Portofino M- The evolution of the GT Spider Convertible
When the gentlemen at Maranello use an M in a car’s moniker they mean that the original design has been modified to such an extent as to significantly boost its performance. The 2021 Portofino M is no different and boasts subtle but noteworthy enhancements that lift the car’s performance.
The exterior of the Portofino M doesn’t immediately give itself away. Apart from larger air intakes at the front, they have added smaller notches at wheel arch height on either side that compliments the signature Portofino sidelines. At the rear, a new exhaust system means that the silencers have now been removed and a more streamlined and compact shape rounds the back of the car.
We really can’t talk about the Portofino M without mentioning her predecessors. When Ferrari first revealed the California at the 2008 Paris Motor Show with its hard-top convertible folding metal roof, critics had a field day.
The California was a car of many firsts for a company that had very narrow parameters when designing speed machines. The addition of a hardtop alone was so far from anything Ferrari had ever produced that it led to many believing the California would sell very few units and be forgotten soon after.
On the contrary, customers took the California quite well. In the first four years, a total of 8’000 units left the new purpose-built plant adjacent to the Maranello factory. Updates came in 2012 and in 2014 with the California 30 and California T respectively. Across all variants, more than 17’300 units rolled out of the production line until 2017 when the model was discontinued. In 2018 the name of the most populous U.S. state was swapped out for the most-picturesque Italian village but the design language stayed consistent. The Portofino was born.
A Whole Raft of Changes
Let’s face it. Most potential buyers of the Portofino M are going to be comparing it with the Roma. Which is not a bad thing as these cars have numerous similarities especially under the hood. The Portofino M is essentially application of the knowledge gained from the Roma with the added exterior styling and the ability to turn the car into a ‘spider’ in 14 seconds. The M features an aggressive intake modification on the front bumper and a new drag-reducing notch vent on the top at wheel arches. The introduction of exhaust particulate filters has eliminated the need for silencers which has meant a smaller better-rounded rear.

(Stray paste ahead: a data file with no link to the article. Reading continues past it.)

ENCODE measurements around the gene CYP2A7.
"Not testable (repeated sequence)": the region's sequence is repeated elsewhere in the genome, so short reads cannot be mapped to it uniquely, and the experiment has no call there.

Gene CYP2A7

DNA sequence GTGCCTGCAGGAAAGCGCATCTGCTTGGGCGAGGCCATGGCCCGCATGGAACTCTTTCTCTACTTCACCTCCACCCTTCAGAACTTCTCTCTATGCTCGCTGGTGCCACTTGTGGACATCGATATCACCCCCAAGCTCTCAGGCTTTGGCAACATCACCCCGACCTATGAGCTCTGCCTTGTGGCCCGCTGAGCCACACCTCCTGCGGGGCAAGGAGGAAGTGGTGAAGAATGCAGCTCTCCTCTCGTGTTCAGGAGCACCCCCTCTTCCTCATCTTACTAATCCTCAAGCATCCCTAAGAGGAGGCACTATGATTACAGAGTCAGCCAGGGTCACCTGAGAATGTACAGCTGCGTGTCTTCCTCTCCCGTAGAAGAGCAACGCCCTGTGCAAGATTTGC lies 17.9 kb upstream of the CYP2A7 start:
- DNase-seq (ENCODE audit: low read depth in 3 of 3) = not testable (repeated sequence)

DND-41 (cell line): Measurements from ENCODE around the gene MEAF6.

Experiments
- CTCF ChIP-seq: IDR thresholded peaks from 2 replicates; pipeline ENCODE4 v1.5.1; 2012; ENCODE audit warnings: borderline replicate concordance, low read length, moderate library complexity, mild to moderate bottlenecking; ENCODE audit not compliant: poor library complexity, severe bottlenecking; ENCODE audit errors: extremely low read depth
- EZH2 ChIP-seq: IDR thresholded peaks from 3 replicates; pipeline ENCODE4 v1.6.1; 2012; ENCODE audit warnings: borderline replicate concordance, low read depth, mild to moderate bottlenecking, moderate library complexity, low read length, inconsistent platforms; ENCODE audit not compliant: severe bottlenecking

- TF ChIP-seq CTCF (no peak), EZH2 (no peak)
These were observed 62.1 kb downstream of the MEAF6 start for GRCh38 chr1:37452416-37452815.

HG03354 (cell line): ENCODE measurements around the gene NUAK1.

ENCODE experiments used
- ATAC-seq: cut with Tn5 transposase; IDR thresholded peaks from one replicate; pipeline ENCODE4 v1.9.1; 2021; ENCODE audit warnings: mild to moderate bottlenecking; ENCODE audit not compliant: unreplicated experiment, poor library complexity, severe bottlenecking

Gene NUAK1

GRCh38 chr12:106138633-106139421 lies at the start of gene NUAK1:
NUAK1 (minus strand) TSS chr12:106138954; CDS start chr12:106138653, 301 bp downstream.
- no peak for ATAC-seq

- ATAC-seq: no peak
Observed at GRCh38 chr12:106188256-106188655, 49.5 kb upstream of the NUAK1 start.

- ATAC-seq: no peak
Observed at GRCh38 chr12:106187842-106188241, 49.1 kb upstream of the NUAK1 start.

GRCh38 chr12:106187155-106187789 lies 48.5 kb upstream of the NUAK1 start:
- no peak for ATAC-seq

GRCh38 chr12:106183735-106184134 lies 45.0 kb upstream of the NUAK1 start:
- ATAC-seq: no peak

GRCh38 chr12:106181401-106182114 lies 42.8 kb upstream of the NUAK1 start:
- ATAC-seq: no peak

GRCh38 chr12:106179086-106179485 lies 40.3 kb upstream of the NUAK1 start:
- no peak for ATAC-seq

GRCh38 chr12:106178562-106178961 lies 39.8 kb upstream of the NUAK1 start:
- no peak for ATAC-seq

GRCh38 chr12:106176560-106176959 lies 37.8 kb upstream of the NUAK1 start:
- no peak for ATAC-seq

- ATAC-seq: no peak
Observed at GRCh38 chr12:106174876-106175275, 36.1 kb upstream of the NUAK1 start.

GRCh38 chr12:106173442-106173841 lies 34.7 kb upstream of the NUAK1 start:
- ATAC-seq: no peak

In the engine department, the 3.9-liter V8 has benefitted from the same tweaks as the Roma. You have a zero to 100 km/h speed of 3.45 seconds and a top speed of 320 km/h. A 612 hp @ 5,750 rpm (456 kW) power output. Like all the other turbo cars in the range and in line with the “zero turbo lag” concept, the Ferrari Portofino M delivers instantaneous throttle response throughout the rev range. One significant modification however is the introduction of the turbo speed sensor. Now the turbocharger assembly can measure and manage turbine revolutions more efficiently allowing for the maximum revolutions per minute of the turbine to be increased by 5,000 rpm.
Another welcome modification is the new eight-speed dual-clutch gearbox borrowed from the SF90 Stradale but with altered ratios. The lower gears are closer together for quicker pick-up and higher gears a little longer to help keep fuel consumption and emissions down. Paired with the Variable Boost Management that adopts a steeper torque curve through the rev range in the lower gears for smooth and powerful acceleration.
On the inside there may not be too many improvements, however, you certainly have everything you would expect from a prancing horse car interior. Fine leather seats, detailed stitching, and a general fusing of form, function, and style. One major improvement which might be a minuscule addition to the Manettino is the addition of ‘Race Mode’. Nestled neatly between ESC-off and Sport mode is potentially what could make this Ferrari fun to drive without risking too much. A major difference between the Roma and the Portofino M is the lack of haptic controls. The steering wheel of the sister car was ram-packed with haptic switches that welcomed inadvertent touches a little too much. I’m glad to say the M is adorned with classic controls throughout which should come as wonderful news to the change-averse.
There is no doubt that the modifications made to the M make a difference in the driving experience and spread the ability of the car more than ever before. The Portofino M is aimed at potential first-time owners of a Ferrari. As hard at it might be to call any purchase “entry-level” after forking out AED 861,100, you are after all buying a Ferrari. And that’s exactly what you’ll get. All the power and luxury of a supercar but with the option of a convertible everyday drive.
This Portofino M certainly packs enough punch for even the keenest of drivers but with certain reins to tame that prance if needed.